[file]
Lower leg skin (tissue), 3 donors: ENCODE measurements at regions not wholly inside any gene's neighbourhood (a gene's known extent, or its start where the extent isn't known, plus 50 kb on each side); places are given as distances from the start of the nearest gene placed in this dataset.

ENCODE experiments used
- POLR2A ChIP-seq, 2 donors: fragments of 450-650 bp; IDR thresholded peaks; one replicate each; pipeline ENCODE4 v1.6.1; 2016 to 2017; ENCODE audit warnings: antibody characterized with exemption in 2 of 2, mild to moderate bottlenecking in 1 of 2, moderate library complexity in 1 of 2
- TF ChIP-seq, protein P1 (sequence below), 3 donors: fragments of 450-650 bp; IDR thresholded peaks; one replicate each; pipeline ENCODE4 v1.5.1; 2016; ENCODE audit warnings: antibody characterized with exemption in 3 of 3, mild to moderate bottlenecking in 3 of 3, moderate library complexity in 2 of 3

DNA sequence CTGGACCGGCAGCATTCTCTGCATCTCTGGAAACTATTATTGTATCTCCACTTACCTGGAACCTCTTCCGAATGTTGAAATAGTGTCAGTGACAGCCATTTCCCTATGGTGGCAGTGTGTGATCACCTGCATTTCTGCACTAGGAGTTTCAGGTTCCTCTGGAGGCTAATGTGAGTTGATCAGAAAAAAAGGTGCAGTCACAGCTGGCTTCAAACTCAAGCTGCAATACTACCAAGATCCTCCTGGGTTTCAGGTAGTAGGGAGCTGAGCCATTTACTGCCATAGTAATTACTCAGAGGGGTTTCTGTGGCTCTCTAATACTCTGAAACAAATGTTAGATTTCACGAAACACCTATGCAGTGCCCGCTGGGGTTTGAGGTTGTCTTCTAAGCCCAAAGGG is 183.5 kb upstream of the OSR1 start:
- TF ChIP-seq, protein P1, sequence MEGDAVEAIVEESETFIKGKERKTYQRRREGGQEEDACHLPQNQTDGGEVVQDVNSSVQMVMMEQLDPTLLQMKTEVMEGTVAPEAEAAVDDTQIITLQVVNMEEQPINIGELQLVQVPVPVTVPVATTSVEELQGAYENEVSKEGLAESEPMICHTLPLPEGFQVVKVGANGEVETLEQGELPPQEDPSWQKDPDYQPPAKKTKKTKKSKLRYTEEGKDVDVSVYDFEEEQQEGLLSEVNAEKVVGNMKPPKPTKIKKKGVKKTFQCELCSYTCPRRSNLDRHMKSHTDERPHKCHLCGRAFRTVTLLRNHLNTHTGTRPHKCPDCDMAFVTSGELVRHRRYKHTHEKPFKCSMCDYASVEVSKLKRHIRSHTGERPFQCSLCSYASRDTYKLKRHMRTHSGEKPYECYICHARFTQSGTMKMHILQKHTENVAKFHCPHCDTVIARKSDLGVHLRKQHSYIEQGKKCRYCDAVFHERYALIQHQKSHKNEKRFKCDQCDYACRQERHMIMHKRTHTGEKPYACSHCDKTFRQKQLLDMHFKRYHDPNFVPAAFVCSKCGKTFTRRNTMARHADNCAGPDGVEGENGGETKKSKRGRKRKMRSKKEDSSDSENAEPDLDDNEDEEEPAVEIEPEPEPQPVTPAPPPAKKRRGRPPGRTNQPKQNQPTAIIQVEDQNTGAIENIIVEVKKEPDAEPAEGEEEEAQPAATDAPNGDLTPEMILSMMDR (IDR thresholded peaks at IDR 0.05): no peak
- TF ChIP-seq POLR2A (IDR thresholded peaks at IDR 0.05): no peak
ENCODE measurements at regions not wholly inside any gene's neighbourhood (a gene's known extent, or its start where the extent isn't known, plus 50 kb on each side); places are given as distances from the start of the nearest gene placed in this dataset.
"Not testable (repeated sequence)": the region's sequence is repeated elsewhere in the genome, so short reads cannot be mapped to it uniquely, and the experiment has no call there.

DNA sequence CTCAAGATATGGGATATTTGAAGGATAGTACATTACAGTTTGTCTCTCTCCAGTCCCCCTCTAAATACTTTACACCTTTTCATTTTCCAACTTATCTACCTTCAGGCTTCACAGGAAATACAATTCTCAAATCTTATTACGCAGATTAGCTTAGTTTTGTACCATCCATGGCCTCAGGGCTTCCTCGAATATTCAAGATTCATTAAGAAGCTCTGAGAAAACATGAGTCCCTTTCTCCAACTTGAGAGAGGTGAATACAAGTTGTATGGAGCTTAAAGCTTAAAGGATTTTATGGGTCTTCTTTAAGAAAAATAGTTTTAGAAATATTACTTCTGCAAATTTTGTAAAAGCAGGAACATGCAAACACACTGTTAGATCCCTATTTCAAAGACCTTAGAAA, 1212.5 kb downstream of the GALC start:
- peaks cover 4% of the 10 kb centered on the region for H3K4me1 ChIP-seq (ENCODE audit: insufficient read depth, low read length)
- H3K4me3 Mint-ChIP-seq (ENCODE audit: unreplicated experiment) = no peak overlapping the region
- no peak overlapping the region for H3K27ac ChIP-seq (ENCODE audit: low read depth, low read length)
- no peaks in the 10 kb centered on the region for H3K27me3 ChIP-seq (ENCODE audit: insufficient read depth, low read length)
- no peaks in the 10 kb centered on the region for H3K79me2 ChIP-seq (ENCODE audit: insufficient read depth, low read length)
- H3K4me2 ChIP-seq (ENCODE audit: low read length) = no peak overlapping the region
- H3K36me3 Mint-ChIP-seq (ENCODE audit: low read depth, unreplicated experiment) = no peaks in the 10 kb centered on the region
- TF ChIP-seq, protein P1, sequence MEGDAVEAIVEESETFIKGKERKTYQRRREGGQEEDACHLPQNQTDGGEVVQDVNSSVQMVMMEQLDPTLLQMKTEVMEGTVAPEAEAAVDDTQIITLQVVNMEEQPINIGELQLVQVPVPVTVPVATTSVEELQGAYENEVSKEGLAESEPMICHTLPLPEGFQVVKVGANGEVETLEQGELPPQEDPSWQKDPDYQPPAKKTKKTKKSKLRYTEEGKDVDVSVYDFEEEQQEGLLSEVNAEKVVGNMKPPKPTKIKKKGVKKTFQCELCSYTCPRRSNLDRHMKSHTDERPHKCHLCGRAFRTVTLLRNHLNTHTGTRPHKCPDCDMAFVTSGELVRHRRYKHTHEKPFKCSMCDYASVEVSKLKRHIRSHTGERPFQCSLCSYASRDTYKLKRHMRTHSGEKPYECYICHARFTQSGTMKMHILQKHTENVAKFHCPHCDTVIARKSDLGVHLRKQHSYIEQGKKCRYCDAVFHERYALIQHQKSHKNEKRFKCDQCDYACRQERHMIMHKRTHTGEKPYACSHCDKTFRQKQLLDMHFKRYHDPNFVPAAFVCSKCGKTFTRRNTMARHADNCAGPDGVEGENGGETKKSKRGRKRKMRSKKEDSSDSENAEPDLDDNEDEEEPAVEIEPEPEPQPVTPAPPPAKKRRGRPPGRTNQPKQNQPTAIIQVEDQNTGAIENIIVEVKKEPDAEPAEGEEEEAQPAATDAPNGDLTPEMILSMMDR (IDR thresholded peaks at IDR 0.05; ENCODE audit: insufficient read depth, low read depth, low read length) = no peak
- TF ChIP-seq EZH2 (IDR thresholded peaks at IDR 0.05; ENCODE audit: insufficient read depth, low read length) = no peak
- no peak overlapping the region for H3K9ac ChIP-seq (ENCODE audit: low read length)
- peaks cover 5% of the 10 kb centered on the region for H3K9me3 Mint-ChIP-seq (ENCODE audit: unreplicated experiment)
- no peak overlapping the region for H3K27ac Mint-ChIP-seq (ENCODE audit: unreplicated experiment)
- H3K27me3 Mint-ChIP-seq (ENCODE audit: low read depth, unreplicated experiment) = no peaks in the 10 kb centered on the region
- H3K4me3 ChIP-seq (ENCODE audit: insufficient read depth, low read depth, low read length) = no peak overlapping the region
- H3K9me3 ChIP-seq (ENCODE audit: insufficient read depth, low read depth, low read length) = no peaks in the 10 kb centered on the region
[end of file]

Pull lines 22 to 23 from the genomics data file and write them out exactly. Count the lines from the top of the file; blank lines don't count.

- no peak overlapping the region for H3K27ac Mint-ChIP-seq (ENCODE audit: unreplicated experiment)
- H3K27me3 Mint-ChIP-seq (ENCODE audit: low read depth, unreplicated experiment) = no peaks in the 10 kb centered on the region